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Beware of the black widow

July 1, 1993

Beware of the black widow

By Robert A. Hedeen, Naturalist

I was not all surprised the other day to read an item in the Rockford daily paper about a black widow spider being found this past July behind the Rockton cemetery. In the little over three years I have lived in the Rock River Valley, I have not seen one locally, though I admit I have not been especially looking for one. But, during the 11 years I previously lived in the Chicago area, I encountered this beast on several occasions.

Of all the many species of spiders found in the United States, only two are dangerous to man. It should be noted, however, that all spiders produce venom that they inject with a pair of sharp fangs, but only the toxins of the black widow and that of the brown recluse or fiddleback are apt to cause serious reactions in humans.

The black widow spider is common in the southern and southwestern United States and is found in lesser numbers in the other lower 48 as well as parts of southern Canada. Two species of widows occur in this country: Latrodectus mactans being the type most widely distributed, and Latrodectus geometricus confined (as far as is known) to southern Florida.

The black widow is so called because the female is coal black in color, and she has the bad habit of envenomizing and eating the male with which she has just mated. In some areas, the black widow is called the shoe-button spider because the globose abdomen of the female resembles an old-fashioned shoe button. In addition, the female black widow is readily identified by the presence of a deep red figure on the underside of the abdomen that more or less resembles an hourglass. The innocuous male of the species lacks these diagnostic features and is quite harmless as its fangs are incapable of penetrating human skin

Black widows are found under rocks, in piles of wood, in garages and basements, in outdoor privies, and in almost any other secluded place.

In former days, when the “outhouse” was a common feature of rural dwellings, numerous bites of unsuspecting people were recorded when the facility was used. The bites usually occurred on a delicate portion of the victim’s anatomy. A black widow is not aggressive and is not apt to bite unless one brushes against her web or she has, which happens on rare occasions, set up housekeeping in clothes or shoes that have not been worn for a considerable time.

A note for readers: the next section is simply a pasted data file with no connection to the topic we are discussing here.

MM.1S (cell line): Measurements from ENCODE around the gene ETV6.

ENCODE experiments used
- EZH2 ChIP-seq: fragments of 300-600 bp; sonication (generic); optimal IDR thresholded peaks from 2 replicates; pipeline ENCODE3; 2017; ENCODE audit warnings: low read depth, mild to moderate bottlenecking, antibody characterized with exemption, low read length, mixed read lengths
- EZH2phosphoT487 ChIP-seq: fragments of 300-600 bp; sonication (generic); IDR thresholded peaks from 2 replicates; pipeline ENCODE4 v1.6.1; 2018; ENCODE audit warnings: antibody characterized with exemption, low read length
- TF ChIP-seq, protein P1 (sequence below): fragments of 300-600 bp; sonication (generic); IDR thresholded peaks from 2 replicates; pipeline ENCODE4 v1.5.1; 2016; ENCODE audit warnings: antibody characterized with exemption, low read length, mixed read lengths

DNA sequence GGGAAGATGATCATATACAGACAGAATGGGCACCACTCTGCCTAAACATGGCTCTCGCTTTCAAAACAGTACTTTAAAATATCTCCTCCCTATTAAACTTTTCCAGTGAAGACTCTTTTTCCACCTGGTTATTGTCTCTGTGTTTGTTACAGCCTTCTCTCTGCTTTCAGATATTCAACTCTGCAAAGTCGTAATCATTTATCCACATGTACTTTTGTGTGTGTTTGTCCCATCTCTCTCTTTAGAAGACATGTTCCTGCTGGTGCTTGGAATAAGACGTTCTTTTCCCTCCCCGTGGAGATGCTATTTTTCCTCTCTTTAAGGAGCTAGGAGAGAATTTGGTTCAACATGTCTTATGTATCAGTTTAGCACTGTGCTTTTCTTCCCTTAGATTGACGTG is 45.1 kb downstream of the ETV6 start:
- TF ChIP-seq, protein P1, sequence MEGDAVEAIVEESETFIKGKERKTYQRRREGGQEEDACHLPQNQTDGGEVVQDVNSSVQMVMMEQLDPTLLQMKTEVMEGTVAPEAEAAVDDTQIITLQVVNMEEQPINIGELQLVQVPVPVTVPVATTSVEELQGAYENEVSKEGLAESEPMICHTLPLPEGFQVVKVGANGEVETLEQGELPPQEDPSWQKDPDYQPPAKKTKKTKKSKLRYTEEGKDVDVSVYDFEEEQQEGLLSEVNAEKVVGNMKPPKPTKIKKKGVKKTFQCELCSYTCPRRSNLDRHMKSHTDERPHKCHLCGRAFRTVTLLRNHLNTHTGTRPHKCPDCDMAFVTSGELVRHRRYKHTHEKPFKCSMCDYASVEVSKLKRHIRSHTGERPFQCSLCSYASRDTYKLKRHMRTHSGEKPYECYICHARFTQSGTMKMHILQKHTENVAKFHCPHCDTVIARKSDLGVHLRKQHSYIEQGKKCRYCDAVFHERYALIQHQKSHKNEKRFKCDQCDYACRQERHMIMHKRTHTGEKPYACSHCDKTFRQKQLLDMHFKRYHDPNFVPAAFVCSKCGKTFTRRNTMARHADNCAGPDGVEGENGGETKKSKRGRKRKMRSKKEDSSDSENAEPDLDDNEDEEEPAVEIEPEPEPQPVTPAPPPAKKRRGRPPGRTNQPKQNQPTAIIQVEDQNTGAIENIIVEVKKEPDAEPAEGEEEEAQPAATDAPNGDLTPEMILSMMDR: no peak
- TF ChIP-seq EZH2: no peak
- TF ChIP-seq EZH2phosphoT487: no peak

But make no mistake about it, the bite of a black widow can be serious. Each year in the United States, it is estimated that from 50 to 100 confirmed deaths occur as a direct result of her bites. And, it is safe to assume additional deaths occur that are not recorded in morbidity reports. Shortly after being bitten, a person experiences board-like rigidity of the abdominal muscles. This condition may be promptly alleviated by the injection of calcium gluconate, or a similar muscle relaxant

After being fertilized by the male, the female spins an egg sac around the hundreds of eggs she lays. One reason black widow spiders are relatively rare is that the mother spider dines on any of her offspring she can catch, and the stronger spiderlings have the nasty habit of devouring their weaker siblings—survival of the fittest!

Some years ago, when I was assigned to the faculty of the Army’s Medical Field Service School in San Antonio, Texas, my colleague, Major (Dr.) Hugh L. Keegan, and I conducted research on the relative toxicity of Latrodectus mactans.

By using a very low voltage of electricity, we extracted venom from female black widows. White mice were exposed to various concentrations of venom, and it was possible to determine the exact LD-50 concentration of venom (lethal dose required to kill 50 percent of the test subjects). Using the same procedure with commercially procured venom of the western diamondback rattlesnake, we found the venom of the black widow, calculated dry weight to dry weight, to be about 50xs more potent than that of the rattler. The article referring to the finding of a black widow near Rockton stated black widow venom was 15xs more toxic than that of a prairie rattlesnake. I doubt if there is that much difference in the toxicity of the venom of the prairie rattlesnake and that of the western diamondback

Of course, one must realize that when a person gets a shot of venom from a fully loaded rattlesnake, he is being injected with considerably more poison than if he were bitten by a black widow. The bite of a rattlesnake is, therefore, much more dangerous than that of a widow. The primary reason the spider’s venom is much more toxic on a weight-weight basis is that it is neurotoxic in nature and affects the nervous system of the victim. The venom of the rattlesnake and other pit vipers is hemotoxic in action, affecting the circulatory system and is not as potent

It has been suggested the female of the species is far more dangerous than the male, and that is certainly true in the case of the black widow.

Maintaining any venomous animal as a pet is to be discouraged.

Dr. Robert Hedeen is a former resident of Maryland’s eastern shore and resided in the Chicago area from 1960-1971. He is a retired professor emeritus of biological sciences in the University of Maryland system. He has published more than 30 scientific papers, has written numerous magazine articles, and is the author of two books on the natural history of the Chesapeake Bay.

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